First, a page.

It is my For the past few years I have been tracking my net worth increases or decreases and sharing them on my personal finance blog. I usually share month over month results as well as year to date. I am completely aware that without actual numbers the posts aren’t that fun to read, but this is all I am comfortable sharing. If nothing else it forces me to take account of my assets and liabilities every single month, and I really believe updating a net worth statement is something all adults should do.
Thoughts before calculating: Usually I have a pretty good feeling on how I did over the past 30 days or so. This month is going I am going to be up, and not just a little bit, but a really significant amount. I received a very generous bonus at work that worked itself through my assets/liabilities this past month.
For years I would write that my assets are “pretty straightforward” but I don’t actually think they after really thinking about it, nonetheless, here they are:
- Emergency Fund – In the month of August The Wife and I, scarily, went to zero on this when we closed on the new house. Not cool. I got it up to a respectable amount, but it is not currently at a number I am comfortable with.
- Wife’s Mutual Funds – From years of grandparents and parents gifts this has grown to a nice amount. When I first got involved they were invested in some terribly priced mutual funds, we changed that right away. Earlier this year, when we decided on the house we moved to I liquidated almost everything just in case the market corrected and we needed (more liquidity). Right now, I am going to leave the two-thirds liquid because The Wife and I have discussed some bigger projects on the new house and this is where it will be coming from.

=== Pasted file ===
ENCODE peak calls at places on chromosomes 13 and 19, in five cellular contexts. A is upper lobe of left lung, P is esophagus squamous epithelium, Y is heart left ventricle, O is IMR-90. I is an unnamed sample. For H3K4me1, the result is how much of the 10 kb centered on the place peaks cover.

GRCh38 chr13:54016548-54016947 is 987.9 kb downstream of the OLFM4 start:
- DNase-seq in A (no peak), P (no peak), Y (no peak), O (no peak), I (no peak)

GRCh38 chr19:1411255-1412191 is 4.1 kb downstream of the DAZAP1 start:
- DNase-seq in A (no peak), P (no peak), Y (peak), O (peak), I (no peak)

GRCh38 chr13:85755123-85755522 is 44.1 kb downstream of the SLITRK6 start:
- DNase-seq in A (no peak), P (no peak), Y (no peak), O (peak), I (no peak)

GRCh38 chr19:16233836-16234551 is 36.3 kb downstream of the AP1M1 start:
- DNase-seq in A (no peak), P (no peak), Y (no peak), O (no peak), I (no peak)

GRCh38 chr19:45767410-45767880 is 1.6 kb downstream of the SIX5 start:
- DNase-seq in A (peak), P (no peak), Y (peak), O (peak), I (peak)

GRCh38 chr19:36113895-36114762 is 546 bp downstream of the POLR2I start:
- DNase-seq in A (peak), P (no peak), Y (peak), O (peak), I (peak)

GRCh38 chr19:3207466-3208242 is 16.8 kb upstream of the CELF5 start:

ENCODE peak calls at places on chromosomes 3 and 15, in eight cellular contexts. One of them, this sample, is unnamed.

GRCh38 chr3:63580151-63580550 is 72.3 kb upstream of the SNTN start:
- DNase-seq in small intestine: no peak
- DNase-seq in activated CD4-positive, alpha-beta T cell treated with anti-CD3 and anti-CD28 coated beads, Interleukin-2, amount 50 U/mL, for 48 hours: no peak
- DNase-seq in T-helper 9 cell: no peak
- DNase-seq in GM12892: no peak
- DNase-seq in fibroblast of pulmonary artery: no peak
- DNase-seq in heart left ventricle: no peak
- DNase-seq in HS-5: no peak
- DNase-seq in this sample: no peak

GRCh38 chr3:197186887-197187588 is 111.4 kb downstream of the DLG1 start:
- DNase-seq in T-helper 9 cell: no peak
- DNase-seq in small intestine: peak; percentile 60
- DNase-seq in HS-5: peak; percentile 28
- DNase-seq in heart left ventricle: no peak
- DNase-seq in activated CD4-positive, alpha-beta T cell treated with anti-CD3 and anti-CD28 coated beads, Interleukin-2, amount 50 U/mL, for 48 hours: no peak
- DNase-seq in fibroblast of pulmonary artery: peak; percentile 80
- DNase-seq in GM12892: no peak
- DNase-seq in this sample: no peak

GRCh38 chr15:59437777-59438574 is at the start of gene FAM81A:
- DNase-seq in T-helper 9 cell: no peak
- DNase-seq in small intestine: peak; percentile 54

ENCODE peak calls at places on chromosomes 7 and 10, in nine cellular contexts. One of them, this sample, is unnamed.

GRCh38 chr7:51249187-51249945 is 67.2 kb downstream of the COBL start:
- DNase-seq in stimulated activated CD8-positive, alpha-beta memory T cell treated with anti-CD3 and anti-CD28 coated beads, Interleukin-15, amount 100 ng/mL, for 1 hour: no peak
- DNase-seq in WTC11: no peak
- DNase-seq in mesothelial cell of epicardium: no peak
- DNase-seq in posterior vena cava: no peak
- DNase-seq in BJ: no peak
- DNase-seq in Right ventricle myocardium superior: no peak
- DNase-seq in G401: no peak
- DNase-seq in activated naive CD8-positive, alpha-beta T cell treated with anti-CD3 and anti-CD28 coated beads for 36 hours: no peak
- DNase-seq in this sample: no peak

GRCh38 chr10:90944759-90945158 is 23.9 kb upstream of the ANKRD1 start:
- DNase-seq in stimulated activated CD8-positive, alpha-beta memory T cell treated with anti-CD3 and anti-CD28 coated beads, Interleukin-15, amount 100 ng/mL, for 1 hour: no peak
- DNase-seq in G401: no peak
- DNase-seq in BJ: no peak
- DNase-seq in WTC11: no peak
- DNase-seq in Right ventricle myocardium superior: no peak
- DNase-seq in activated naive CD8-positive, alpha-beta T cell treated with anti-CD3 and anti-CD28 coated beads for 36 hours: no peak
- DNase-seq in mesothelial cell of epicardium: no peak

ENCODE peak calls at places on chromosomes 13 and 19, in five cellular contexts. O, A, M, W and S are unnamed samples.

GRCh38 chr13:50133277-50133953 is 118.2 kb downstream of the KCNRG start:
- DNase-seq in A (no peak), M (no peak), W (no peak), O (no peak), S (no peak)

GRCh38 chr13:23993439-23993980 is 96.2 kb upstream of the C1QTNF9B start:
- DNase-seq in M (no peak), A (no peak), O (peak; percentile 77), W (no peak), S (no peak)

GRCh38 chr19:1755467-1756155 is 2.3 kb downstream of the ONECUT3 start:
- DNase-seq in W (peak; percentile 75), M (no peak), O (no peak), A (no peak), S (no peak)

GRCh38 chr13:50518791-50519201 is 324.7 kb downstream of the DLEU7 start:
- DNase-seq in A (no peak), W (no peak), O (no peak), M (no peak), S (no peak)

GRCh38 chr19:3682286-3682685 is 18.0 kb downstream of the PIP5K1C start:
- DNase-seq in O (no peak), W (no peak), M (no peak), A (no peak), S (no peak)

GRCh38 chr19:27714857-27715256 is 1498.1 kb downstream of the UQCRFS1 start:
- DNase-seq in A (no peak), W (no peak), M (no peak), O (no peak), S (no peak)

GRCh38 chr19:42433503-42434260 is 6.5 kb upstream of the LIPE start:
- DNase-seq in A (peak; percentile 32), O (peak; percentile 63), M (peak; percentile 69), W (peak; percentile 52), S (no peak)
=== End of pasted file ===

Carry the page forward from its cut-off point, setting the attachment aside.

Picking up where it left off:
- Dividend Growth Investment Account – One of my favorite assets/accounts. Every month I screen the dividend champion and some of the dividend contenders list to find possibly undervalued companies that have paid an increasing dividend for more than 20 years. In addition to new capital/savings I also sell naked puts on those same companies to further provide positive cash flow in an effort to create a self sustaining stream of income later on in life. Recently, I have been reducing some of this exposure just because I have some in the money puts that I have been dealing with (i.e. rolling). Once I amount of those it is off to the races again.
- My Wife’s Roth IRA – Nothing special – just a mixture of cheap index funds and individual companies that capture my attention.
- My 401(k) – I went back to a long term allocation rather than trying to market time. This is allocated at almost 100% equities and is by far my largest investment account.
- My Traditional IRA – Just a few stocks that have captured my attention.
- Physical Gold – In 2018 I decided on buying a small amount of physical gold every month or two. After doing some quick math, I am getting killed in transaction costs. I set up a capital one 360 account to save the amount I would be buying in gold and I will make a larger purchase less often.
- Cryptocurrency Account – Earlier in 2018 bought a tiny amount of Bitcoin. By the time my initial payment cleared bitcoin had dropped 40%. I am not exactly sure what I am going to do with this account just yet. Right now I am going to ignore it.
- Cash Surrender Value Life Insurance – I am not a “buy term and invest the difference” kind of guy. Mainly because no one actually invests the difference! I have been building my Cash Surrender Value for a number of years, but I never captured it on these statements until 2019.